Right before we took a ferry to Torres Del Paine, we spent 6 days on the Island of Chiloe in southern Chile. It's a lot like Maine. You've got a rocky beach, dense green woods, and lots of plaid. This is a 2-parter post, so scroll all the way down!
Chiloe is also a land of colorful mythology and folklore, including ghost ships, wizards and buried treasure. Then there is Trauco, the crippled troll/Don Jaun of Chiloe. What I've learned from people here and a creepy national park brouchure is that Trauco is a disfigured man/monster with no feet and a huge ax, that he swings around to show off how manly he is. He is so manly in fact, that no woman can resist him. Don't take my word for it though, here it is straight from his eHarmony profile:
"Trauco is a short man, not longer than 80cm. He has markedly masculine forms, ugly face, sweet looking, alluring and sensual. He wears a shabby suit and a cap of the same material, in the right hand he carries a stone ax".
Trauco, for single woman, is a question that concerns them. In the opinion of some, it is a horrible little monster, frightening whom you must aviod at all costs. Other women believe differently and state that while ugly, is not so bad, but on the contrary, attractive...
The park brochure also claimed that women often state that Trauco has "struggling tenacious and permanent claim to have removed from their thoughts, where he vibrated once burning her insides..."
Good stuff, right? Better than 50 Shades of Grey at least. But Trauco isn't just Chiloe's most sexy man, 300 hundred years running, he does a lot of charity work too. Its said that whenever a woman gives birth to a child out of wedlock, and no father steps forward, Trauco must be the father, and because he's totally irresistible, the woman can't be blamed. So, Trauco has been assuming the role of father for all these kids, and has never once asked for a paterity test. Thanks Trauco. Also on Chiloe? Empanadas every place.
$1.50 salmon empanadas anyone?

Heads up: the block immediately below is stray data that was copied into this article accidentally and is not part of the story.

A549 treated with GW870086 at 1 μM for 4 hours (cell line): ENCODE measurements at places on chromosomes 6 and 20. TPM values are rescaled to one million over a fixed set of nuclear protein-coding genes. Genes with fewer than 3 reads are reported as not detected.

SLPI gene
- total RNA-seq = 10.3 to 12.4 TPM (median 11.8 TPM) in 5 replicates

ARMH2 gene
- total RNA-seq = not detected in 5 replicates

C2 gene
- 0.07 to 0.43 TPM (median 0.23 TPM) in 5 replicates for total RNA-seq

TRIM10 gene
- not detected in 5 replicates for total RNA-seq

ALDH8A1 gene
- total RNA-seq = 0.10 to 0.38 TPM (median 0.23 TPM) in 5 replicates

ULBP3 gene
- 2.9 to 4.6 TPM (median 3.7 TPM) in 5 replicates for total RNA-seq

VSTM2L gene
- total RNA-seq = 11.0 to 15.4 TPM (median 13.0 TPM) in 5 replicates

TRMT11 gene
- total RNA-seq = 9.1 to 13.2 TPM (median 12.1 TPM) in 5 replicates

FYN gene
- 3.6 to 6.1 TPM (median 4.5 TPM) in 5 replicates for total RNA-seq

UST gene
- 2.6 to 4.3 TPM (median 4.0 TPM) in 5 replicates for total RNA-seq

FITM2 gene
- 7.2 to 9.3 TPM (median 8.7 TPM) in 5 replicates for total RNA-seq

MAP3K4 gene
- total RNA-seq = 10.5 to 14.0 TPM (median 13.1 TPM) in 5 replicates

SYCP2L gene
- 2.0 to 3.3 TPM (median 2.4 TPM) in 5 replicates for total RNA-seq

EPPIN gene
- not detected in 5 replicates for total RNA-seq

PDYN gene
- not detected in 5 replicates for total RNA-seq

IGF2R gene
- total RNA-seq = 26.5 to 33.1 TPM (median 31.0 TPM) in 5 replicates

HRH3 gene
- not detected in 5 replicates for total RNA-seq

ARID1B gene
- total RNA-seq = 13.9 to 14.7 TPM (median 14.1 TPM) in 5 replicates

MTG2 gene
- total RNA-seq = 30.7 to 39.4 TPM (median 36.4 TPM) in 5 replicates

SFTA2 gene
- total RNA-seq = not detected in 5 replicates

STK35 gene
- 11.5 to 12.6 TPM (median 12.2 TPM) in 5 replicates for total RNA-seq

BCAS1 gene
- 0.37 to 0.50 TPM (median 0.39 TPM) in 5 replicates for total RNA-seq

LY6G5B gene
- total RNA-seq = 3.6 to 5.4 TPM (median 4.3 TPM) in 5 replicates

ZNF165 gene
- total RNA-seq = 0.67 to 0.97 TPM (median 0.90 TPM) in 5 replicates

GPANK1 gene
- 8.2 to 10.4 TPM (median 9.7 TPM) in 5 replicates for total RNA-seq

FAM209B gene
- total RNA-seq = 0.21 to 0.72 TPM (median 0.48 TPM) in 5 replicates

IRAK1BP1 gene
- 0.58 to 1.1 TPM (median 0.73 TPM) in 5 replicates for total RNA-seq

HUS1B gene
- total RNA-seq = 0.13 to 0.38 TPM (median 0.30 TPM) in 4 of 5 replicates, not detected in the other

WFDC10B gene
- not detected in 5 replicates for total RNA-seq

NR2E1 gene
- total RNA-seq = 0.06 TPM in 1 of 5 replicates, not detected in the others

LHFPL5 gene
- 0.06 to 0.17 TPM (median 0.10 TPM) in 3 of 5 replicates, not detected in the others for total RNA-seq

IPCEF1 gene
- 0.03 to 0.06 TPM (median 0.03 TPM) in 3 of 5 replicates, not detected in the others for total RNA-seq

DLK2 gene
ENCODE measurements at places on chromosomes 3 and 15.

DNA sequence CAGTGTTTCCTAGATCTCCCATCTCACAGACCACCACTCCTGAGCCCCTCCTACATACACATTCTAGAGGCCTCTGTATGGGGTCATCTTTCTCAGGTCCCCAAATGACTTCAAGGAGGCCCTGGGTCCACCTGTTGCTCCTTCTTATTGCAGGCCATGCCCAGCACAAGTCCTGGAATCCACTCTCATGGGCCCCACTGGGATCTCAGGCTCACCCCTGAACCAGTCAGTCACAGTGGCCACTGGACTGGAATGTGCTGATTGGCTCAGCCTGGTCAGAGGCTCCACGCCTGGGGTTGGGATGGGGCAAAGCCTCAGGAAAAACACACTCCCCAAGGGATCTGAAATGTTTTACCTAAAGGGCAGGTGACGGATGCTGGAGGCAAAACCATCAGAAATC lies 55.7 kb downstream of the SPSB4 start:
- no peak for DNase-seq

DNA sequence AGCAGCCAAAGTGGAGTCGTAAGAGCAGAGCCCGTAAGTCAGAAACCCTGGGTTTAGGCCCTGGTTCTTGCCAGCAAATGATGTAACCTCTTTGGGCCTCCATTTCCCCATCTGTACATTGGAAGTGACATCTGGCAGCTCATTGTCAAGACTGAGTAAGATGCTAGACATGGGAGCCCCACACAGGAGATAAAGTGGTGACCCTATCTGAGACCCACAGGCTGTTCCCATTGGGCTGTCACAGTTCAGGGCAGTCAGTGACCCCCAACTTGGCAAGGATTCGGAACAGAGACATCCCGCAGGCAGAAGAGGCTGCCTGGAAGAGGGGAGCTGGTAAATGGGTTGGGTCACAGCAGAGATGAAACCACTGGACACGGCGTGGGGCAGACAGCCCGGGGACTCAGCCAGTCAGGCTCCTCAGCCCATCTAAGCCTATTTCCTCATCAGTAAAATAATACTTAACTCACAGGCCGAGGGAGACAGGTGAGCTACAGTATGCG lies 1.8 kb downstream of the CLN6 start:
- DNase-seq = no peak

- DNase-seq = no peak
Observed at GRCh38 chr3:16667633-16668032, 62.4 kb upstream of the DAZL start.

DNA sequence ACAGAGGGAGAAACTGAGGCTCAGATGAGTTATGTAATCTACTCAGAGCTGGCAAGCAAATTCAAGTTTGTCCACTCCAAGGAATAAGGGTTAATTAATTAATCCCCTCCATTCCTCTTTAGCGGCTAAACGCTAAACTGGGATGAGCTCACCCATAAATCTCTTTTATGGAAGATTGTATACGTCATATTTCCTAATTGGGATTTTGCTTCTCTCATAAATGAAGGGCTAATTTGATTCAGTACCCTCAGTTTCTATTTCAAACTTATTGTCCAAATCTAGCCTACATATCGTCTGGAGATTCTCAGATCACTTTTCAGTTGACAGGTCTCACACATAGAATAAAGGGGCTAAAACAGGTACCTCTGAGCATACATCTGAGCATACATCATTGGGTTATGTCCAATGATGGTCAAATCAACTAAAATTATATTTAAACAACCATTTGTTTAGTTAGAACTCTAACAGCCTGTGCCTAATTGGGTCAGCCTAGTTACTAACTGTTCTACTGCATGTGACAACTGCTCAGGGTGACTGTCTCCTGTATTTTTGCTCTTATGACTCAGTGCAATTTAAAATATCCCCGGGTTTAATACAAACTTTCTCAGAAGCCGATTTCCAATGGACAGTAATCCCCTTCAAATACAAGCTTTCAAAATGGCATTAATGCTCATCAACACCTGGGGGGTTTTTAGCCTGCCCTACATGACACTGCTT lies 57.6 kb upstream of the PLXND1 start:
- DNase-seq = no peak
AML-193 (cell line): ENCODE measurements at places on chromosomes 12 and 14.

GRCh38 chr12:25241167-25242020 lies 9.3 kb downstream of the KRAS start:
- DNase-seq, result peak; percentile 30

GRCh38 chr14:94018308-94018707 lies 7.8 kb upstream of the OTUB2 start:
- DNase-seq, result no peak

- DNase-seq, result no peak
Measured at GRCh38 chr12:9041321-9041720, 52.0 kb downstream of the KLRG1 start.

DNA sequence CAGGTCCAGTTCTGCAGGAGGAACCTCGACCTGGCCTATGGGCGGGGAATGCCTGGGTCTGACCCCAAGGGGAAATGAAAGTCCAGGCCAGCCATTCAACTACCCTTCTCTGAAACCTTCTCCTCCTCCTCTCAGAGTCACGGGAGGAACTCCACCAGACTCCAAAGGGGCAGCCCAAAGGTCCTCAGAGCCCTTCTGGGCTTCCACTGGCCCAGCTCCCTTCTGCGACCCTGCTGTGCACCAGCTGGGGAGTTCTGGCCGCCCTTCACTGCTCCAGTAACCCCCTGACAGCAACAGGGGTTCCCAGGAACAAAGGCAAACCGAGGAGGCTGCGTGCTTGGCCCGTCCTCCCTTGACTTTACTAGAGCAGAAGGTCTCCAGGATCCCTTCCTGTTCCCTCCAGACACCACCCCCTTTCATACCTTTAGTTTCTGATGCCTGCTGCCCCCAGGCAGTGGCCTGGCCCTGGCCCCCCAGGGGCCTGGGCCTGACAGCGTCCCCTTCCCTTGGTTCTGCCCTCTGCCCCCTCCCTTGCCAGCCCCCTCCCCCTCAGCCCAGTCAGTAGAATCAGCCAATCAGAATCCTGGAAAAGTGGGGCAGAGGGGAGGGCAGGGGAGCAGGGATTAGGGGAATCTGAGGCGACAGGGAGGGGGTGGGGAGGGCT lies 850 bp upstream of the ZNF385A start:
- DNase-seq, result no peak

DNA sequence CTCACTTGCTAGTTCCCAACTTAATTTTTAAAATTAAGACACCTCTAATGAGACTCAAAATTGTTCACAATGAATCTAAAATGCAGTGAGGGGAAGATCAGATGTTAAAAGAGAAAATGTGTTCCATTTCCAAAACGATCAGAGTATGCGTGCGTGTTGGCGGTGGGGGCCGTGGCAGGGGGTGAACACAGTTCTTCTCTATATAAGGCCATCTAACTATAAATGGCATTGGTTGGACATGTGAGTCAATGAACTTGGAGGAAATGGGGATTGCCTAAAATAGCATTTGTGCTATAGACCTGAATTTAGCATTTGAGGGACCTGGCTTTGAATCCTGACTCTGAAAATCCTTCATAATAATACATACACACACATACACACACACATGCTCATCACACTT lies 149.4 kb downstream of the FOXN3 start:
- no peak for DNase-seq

Run from coast ghost!!!
Look! A jumping picture!
On the island of Chiloe, when you want a new house, instead of building a new one, you find a house somewhere else and get everyone in town together to help you move it, pulling the house with several teams of oxen. Sometimes they even move the house from island to island, by trapping plastic barrels all around the house, and floating it behind a boat. The process is called a Minga, and fortunately for us, our hosts in Calen, Chiloe, Andrea and Daniel, happened to be having one while we were there. They had bought a home for Andrea's mother to live in and wanted to on their lot, next to their house, however it was currently 800 meters down the beach. So on a Thursday morning, while the tide was low, pretty much the entire town of Calen gathered around the house. Men brought their oxen, others brought skins of wine, liters of beer and cider. There was even a french film crew on hand to capture the event, who brought a camera drone, that buzzed over top of the whole show.
The house was cut off its posts, strapped to giant logs (think great big skis, except for a house), and they were off. Ok, not exactly that fast. The oxen, a dozen in all, were strapped to the tow ropes, and each team of two had one or two guys to drive them on (oxen apparently need some coaxing to haul a house down the beach). Then add just as many guys to give their opinion on what the first guys are doing wrong, or hand out glasses of beer, cider and wine, or even play the accordion on the porch of the house, and you've got a Minga!
First a guy in the back with a great big handle bar mustache would sing a low rumbling note, then as he raised it up high, the rest would start yelling "YA!", and pulling and smacking the bulls on. The crowd (myself included) would scramble with them down the beach, trying not to be trampled, or hit by the passing house. That would get them about 30 to 50 meters and everyone would cheer, rest, drink and repeat. By around 1pm, the teams shifted the house in position, the women in the group concluded the house was straight in its new resting place, champagne popped, and the dancing began. It was a great big party for the rest of the afternoon, with huge chunks of grilled meat, more booze and much more dancing. Even with the teams of oxen, I'd say the whole process was much easier than my home buying experiance and way more fun. If we ever decide to move again, you're all invited to help us haul it away. Bring your accordions!
Our beautiful host Andrea on the right...her mom will live in this house!